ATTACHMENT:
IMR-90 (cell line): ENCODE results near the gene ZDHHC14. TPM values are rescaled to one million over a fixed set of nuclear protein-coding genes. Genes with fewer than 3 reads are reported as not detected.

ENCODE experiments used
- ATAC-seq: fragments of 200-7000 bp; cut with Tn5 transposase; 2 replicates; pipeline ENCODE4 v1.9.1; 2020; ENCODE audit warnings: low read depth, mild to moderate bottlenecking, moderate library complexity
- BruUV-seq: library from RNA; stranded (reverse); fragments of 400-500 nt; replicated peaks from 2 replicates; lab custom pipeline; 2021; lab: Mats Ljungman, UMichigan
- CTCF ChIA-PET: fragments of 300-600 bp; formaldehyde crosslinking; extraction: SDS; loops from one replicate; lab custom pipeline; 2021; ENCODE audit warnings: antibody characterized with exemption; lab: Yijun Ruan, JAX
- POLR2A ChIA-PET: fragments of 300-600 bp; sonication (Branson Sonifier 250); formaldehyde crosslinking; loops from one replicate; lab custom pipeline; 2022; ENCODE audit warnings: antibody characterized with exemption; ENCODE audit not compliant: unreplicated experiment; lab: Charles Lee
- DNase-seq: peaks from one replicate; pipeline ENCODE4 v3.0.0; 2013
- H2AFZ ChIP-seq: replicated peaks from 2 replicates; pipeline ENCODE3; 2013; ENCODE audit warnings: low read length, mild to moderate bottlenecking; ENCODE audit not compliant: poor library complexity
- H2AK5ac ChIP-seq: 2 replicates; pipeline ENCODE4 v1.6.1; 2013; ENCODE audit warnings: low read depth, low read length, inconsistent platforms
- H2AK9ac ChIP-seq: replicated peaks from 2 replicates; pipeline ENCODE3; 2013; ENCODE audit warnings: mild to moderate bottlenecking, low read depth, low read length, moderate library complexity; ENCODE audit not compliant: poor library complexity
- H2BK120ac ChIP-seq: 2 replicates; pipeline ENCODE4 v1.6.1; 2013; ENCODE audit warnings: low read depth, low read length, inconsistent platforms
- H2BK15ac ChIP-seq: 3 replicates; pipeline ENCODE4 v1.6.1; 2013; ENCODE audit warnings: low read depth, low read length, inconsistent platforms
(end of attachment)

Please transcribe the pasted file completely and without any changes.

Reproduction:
IMR-90 (cell line): ENCODE results near the gene ZDHHC14. TPM values are rescaled to one million over a fixed set of nuclear protein-coding genes. Genes with fewer than 3 reads are reported as not detected.

ENCODE experiments used
- ATAC-seq: fragments of 200-7000 bp; cut with Tn5 transposase; 2 replicates; pipeline ENCODE4 v1.9.1; 2020; ENCODE audit warnings: low read depth, mild to moderate bottlenecking, moderate library complexity
- BruUV-seq: library from RNA; stranded (reverse); fragments of 400-500 nt; replicated peaks from 2 replicates; lab custom pipeline; 2021; lab: Mats Ljungman, UMichigan
- CTCF ChIA-PET: fragments of 300-600 bp; formaldehyde crosslinking; extraction: SDS; loops from one replicate; lab custom pipeline; 2021; ENCODE audit warnings: antibody characterized with exemption; lab: Yijun Ruan, JAX
- POLR2A ChIA-PET: fragments of 300-600 bp; sonication (Branson Sonifier 250); formaldehyde crosslinking; loops from one replicate; lab custom pipeline; 2022; ENCODE audit warnings: antibody characterized with exemption; ENCODE audit not compliant: unreplicated experiment; lab: Charles Lee
- DNase-seq: peaks from one replicate; pipeline ENCODE4 v3.0.0; 2013
- H2AFZ ChIP-seq: replicated peaks from 2 replicates; pipeline ENCODE3; 2013; ENCODE audit warnings: low read length, mild to moderate bottlenecking; ENCODE audit not compliant: poor library complexity
- H2AK5ac ChIP-seq: 2 replicates; pipeline ENCODE4 v1.6.1; 2013; ENCODE audit warnings: low read depth, low read length, inconsistent platforms
- H2AK9ac ChIP-seq: replicated peaks from 2 replicates; pipeline ENCODE3; 2013; ENCODE audit warnings: mild to moderate bottlenecking, low read depth, low read length, moderate library complexity; ENCODE audit not compliant: poor library complexity
- H2BK120ac ChIP-seq: 2 replicates; pipeline ENCODE4 v1.6.1; 2013; ENCODE audit warnings: low read depth, low read length, inconsistent platforms
- H2BK15ac ChIP-seq: 3 replicates; pipeline ENCODE4 v1.6.1; 2013; ENCODE audit warnings: low read depth, low read length, inconsistent platforms